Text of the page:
UPDATE: This story was updated at 5:55 p.m. on Thursday, June 9 to reflect the IRS announcement that it will increase the mileage rate for the remainder of 2022, starting July 1.
The Internal Revenue Service is making a rare midyear decision to set a new, higher mileage reimbursement rate, in light of increasing gas prices.
The IRS announced Thursday that for the final 6 months of 2022, the standard mileage rate for business travel will be 62.5 cents per mile — up 4 cents from the rate the IRS set at the start of the year.
This new rate goes into effect July 1, and applies to workers who use their own vehicles for business travel.
“The IRS is adjusting the standard mileage rates to better reflect the recent increase in fuel prices,” IRS Commissioner Chuck Rettig said in a statement Thursday. “We are aware a number of unusual factors have come into play involving fuel costs, and we are taking this special step to help taxpayers, businesses and others who use this rate.
The IRS normally updates the mileage rates once a year in the fall for the next calendar year.
The change comes after the National Treasury Employees Union pressed the IRS to approve the increase, considering the Russian invasion of Ukraine in February and the resulting higher gas prices.
The federal government’s mileage reimbursement rate for federal employees and contractors matches the amount set by the IRS as the maximum rate allowed to be deducted as a business expense.
The IRS set the rate to 58.5 cents per mile — a 2.5 cent increase from the year prior — but Reardon, in a letter to Rettig, said the sudden uptick in gas prices warrants a mid-year adjustment in the reimbursement rate.
“Given the current situation, I urge you to make a mid-year adjustment to the mileage reimbursement rate this year to reflect the actual costs an employee will pay to operate their privately owned vehicle while traveling to perform official business,” Reardon wrote. “This would save federal employees from having to pay out of their own pocket for the increased travel expenses incurred in their duties as IRS revenue agents and officers.”
Reardon said some federal employees whose jobs require frequent travel during the workday, including bank examiners at the Federal Deposit Insurance Corporation, are particularly hit hard by current gas prices. A higher reimbursement, rate, he added, would also provide relief for many private-sector employees.
“I hope you will do whatever you can to see that all Americans who must depend on their cars to perform their jobs get some relief, including those who work for the federal government,” Reardon wrote.
While the IRS usually sets its reimbursement rate to cover the entire calendar year, the IRS has previously made some mid-year adjustments.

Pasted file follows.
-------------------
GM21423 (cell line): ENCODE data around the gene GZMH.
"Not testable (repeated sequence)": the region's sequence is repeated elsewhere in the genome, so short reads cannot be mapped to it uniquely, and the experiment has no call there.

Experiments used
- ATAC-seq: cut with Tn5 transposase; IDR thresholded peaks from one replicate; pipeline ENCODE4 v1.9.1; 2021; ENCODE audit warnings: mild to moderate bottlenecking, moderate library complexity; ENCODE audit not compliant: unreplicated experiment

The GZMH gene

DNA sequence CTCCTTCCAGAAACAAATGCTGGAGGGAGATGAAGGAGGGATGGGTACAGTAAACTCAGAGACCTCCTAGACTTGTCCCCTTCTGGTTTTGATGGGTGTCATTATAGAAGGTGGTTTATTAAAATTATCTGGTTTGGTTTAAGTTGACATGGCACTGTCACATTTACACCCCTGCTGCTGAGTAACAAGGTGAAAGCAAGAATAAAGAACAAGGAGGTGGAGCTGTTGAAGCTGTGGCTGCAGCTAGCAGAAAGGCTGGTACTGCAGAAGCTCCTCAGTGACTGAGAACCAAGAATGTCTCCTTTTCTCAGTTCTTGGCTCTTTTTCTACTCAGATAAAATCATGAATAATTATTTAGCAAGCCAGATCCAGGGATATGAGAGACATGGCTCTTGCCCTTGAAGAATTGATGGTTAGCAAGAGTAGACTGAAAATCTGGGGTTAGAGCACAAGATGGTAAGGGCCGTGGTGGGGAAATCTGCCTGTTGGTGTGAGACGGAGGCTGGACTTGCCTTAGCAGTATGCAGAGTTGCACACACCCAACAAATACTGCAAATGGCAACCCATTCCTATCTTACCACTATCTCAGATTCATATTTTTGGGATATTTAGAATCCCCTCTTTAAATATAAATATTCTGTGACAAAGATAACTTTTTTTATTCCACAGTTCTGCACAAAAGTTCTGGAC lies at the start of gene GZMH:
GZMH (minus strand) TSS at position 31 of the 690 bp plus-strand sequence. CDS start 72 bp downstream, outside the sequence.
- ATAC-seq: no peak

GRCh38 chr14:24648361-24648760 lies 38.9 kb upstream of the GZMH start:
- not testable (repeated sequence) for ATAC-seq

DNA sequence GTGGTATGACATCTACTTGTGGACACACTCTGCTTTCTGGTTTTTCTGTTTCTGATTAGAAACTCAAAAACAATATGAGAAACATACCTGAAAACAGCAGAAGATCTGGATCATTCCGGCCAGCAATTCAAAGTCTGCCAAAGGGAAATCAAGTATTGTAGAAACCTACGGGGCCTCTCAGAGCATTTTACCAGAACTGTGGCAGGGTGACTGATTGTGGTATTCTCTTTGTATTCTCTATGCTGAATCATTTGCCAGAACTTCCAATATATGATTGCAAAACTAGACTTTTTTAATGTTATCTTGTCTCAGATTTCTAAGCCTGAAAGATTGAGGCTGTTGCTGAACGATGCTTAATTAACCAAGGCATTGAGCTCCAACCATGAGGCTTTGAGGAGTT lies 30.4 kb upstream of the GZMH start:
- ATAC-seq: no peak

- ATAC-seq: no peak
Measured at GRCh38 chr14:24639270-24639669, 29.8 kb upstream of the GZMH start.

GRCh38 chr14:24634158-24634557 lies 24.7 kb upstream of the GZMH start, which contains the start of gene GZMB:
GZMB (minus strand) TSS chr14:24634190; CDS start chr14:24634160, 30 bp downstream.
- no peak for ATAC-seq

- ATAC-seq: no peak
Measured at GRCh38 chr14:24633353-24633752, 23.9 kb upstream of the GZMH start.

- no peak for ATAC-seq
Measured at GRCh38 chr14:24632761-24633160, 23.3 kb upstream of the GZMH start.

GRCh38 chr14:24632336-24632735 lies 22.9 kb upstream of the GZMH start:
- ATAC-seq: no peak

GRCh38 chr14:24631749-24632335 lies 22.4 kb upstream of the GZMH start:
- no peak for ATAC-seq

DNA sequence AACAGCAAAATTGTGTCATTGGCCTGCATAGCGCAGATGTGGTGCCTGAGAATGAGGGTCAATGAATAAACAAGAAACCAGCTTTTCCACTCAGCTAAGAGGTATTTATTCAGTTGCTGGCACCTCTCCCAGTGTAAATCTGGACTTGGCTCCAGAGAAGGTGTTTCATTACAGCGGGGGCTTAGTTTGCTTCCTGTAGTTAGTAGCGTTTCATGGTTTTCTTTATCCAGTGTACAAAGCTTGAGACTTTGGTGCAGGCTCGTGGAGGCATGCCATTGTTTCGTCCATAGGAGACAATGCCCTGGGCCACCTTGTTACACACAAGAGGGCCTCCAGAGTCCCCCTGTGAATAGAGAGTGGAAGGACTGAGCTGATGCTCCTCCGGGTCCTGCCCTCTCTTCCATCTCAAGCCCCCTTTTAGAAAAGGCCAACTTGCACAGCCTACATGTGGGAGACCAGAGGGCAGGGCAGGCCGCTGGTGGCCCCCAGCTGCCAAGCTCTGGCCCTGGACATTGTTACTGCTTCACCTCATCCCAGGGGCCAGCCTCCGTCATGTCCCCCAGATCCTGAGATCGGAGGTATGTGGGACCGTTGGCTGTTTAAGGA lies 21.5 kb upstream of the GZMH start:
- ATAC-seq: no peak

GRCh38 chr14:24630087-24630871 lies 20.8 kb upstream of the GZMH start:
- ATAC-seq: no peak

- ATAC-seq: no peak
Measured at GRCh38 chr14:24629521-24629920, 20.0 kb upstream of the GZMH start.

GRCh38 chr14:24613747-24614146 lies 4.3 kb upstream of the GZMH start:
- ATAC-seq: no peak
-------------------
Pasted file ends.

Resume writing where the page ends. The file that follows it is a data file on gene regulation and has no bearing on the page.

PMA Executive Director Chad Hooper said the memo represents “a commonsense change that will improve management and eliminate inefficiencies.”
“PMA has long advocated for uniformity in employee treatment. The previous system required managers to learn different procedures for different employees and ensure the proper procedures were followed each time a basic issue arose. This left significant room for error and mismanagement and created frustration for employees,” Hooper said.
Among the provisions in the 2022 NTEU national agreement, IRS managers are entitled to a per diem when on temporary duty, and more than 50 miles away from their official duty station or residence.
Another pass-through provision makes IRS managers eligible for a child care subsidy if their annual family income is less than $90,000.
Managers are can be granted administrative time to receive a COVID-19 booster shot, if those shots aren’t made available at their official duty station.
Managers and non-bargaining unit employees would also be covered in any Reduction-in-Force mitigation strategies, including early retirement and buyout offers.
NTEU President Tony Reardon said Tuesday that agency leaders often make bargaining unit provisions “available at all levels up and down the pay scale” to improve recruitment and retention.
“It is no surprise that some of the benefits that NTEU negotiates on behalf of frontline federal employees are extended to their supervisors, too,” Reardon said. “Our chapter leaders frequently hear from managers outside the bargaining unit who are grateful for provisions in our contracts like telework, alternate work schedules and other benefits, because it prompts management to grant them to employees not represented by NTEU as well.”
Hooper said that since 2019, agency managers have had to handle basic employee issues in different ways, depending on if the employee was in the bargaining unit.
“Something as simple as processing a sick leave request was subject to varied procedures based on an employee’s bargaining unit status,” Hooper said.
Hooper said the new memo makes official all portions of the union contract that apply uniformly to the entire IRS workforce.
“It establishes consistent and uniform rules for employees regardless of bargaining unit status–increasing efficiency and eliminating confusion,” Hooper said. “Conversely, the pass-through memo ensures managers only need to learn and execute one process and one set of rules,” Hooper said.